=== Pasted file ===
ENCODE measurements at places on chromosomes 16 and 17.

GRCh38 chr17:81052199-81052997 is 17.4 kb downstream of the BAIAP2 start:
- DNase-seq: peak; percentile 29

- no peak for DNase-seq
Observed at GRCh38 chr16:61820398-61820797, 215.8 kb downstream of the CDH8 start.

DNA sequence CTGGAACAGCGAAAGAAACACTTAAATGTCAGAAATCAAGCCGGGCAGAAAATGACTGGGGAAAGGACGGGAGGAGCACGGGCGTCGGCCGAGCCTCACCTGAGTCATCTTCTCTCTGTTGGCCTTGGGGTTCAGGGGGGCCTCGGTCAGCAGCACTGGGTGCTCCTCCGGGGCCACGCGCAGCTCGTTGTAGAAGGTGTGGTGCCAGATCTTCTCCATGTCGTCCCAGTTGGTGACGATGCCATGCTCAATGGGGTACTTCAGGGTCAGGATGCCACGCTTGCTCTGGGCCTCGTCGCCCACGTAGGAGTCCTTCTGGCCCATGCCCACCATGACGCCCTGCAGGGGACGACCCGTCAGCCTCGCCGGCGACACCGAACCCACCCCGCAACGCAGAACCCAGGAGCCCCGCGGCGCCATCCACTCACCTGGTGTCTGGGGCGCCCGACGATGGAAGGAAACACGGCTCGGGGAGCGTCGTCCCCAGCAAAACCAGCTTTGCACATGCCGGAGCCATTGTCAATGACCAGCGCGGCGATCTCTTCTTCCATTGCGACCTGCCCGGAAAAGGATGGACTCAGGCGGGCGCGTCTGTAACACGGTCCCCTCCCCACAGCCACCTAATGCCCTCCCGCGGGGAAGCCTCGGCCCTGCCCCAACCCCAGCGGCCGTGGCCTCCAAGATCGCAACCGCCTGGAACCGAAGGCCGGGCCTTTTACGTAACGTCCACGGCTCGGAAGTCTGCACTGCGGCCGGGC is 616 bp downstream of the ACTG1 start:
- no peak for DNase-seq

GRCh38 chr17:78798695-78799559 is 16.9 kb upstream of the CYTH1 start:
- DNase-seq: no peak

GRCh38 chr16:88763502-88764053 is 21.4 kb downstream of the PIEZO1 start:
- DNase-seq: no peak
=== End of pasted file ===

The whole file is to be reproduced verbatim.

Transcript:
ENCODE measurements at places on chromosomes 16 and 17.

GRCh38 chr17:81052199-81052997 is 17.4 kb downstream of the BAIAP2 start:
- DNase-seq: peak; percentile 29

- no peak for DNase-seq
Observed at GRCh38 chr16:61820398-61820797, 215.8 kb downstream of the CDH8 start.

DNA sequence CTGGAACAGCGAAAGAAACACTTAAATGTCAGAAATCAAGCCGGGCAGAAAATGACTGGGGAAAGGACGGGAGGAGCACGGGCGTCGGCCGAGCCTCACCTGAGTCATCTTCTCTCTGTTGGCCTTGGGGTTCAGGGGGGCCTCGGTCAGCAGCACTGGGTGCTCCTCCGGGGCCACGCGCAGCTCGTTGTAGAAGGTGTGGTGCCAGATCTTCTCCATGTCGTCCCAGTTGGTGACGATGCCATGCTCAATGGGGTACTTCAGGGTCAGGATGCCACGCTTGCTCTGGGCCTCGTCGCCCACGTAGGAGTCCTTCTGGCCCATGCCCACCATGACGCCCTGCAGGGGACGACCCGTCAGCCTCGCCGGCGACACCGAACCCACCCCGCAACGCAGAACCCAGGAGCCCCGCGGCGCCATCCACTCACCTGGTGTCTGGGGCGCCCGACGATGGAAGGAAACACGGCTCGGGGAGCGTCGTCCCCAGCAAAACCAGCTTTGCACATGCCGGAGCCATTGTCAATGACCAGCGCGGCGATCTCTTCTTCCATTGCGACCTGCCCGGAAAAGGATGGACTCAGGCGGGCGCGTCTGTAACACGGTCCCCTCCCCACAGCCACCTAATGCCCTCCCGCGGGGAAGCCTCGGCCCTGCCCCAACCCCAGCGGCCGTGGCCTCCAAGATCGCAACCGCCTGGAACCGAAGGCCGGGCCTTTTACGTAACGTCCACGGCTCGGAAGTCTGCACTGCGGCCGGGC is 616 bp downstream of the ACTG1 start:
- no peak for DNase-seq

GRCh38 chr17:78798695-78799559 is 16.9 kb upstream of the CYTH1 start:
- DNase-seq: no peak

GRCh38 chr16:88763502-88764053 is 21.4 kb downstream of the PIEZO1 start:
- DNase-seq: no peak